Tuesday, 23 April 2024
Tuesday, 23 April 2024

UK Community Foundations: Why better giving has never been more important

Jon Everett, Director of Business Growth and External Affairs, UK Community Foundations

The Charities Aid Foundation recently published their Annual UK Giving Report, stating that there had been an overall decrease of around £600 million in total charitable giving since last year. The report found that one in eight donors are cutting back or reducing their donations, and confirmed a trend identified in 2021 that fewer members of the public are now giving to charity.

These findings should worry us – although they cannot come as a surprise. People are finding it harder to make ends meet, inflation is at its highest in 40 years, there are multiple reports of foodbanks running out of essential supplies as household budgets shrink, and we are facing a significant energy crisis this winter. This will have an impact on the voluntary sector and its ability to help people that are struggling; but although it may seem bleak, we are not powerless and can still make a difference.

Encouraging better giving

It is vital that we strategically target giving based on the evidenced needs of communities that are going to be hardest hit, and the local organisations that serve them. However, this isn’t always as straightforward as it may seem.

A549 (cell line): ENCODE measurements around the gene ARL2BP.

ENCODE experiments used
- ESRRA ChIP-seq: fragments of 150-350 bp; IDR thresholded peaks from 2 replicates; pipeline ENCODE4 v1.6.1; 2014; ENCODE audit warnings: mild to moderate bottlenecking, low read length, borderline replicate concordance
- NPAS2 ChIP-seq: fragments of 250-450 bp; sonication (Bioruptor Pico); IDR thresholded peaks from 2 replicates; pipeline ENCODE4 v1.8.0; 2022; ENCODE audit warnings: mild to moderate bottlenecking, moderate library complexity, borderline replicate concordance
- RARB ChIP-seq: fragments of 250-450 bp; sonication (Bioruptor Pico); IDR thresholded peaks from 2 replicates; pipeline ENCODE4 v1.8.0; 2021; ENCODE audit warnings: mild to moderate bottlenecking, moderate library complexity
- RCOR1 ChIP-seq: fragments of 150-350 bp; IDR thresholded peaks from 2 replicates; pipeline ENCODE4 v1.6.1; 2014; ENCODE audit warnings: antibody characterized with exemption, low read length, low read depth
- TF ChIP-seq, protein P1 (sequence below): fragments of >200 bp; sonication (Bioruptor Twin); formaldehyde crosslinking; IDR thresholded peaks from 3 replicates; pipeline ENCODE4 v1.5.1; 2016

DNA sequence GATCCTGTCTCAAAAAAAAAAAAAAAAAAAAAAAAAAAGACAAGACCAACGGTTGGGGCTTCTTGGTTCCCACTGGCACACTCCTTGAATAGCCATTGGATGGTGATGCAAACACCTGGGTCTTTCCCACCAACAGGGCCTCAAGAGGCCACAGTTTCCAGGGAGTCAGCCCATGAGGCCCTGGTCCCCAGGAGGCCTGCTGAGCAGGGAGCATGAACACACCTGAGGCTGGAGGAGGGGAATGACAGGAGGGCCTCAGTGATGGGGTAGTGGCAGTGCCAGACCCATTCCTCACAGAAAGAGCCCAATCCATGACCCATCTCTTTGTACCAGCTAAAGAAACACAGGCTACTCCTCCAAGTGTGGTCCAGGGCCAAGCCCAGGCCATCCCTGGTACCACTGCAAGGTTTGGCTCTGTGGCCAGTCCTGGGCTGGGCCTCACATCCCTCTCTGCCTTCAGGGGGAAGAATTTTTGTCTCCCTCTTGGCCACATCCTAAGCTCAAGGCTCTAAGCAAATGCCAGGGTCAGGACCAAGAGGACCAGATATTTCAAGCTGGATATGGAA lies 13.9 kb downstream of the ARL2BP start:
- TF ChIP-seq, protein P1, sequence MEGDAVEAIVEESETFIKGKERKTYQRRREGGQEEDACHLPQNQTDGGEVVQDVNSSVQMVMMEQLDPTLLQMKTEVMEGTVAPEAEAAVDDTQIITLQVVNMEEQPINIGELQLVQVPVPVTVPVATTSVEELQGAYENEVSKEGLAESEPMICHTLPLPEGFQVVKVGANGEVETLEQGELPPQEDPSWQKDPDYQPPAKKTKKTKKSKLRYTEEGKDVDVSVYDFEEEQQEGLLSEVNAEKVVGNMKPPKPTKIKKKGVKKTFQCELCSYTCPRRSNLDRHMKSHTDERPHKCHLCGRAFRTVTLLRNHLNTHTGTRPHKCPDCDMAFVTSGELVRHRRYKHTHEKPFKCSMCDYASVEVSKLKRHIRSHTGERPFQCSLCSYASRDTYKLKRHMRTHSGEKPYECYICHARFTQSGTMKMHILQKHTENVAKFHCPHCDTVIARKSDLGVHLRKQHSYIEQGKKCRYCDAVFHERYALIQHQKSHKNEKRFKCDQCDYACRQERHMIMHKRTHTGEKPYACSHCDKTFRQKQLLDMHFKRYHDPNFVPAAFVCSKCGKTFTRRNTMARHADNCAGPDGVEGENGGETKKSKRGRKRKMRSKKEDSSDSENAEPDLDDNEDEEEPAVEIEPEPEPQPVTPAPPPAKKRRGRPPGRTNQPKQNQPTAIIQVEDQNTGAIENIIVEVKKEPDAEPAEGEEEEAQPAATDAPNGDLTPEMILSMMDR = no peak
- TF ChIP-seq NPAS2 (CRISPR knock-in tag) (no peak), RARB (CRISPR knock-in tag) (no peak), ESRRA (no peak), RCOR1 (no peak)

The decision to give is often an emotional one based on a variety of factors. Donors want to retain agency over their giving to ensure it fits within their personal or company values. In the community foundation world, we try to marry the wishes of our donors with the needs of our communities. But how does this work in practice? Community foundations use a mix of quantitative and qualitative data to build a picture of a regional need. They then share this with donors, which means that donors at a local and national level have clear information on how their giving can make the greatest impact.

UK Community Foundations: Why better giving has never been more important

Although it is widely accepted that core funding is integral to the health of the voluntary sector, there remains a shortage of this type of donation. With less money to go around, it is vital that we continue to make the case for core funding wherever we can. Trusting local organisations to deliver underpins the call for more core funding but building trust with new donor audiences is also key. Whether that is by contextualising our work within an Environmental, Social, and Governance (ESG) framework, demystifying how voluntary organisations spend money, or better evidencing the positive difference we make – there is so much more we can do.

80% of all charities in the UK have an annual turnover of less than £100,000 per annum. This level of income often excludes them from most of the funding directed to the sector. However, when it really matters, history has shown us that it is these local organisations that deliver to communities in tough times. The local support group, foodbank, befriending service, climate action group, youth club, social prescribing service, and many more. All play a crucial role in supporting communities and will be needed more than ever in the months ahead.


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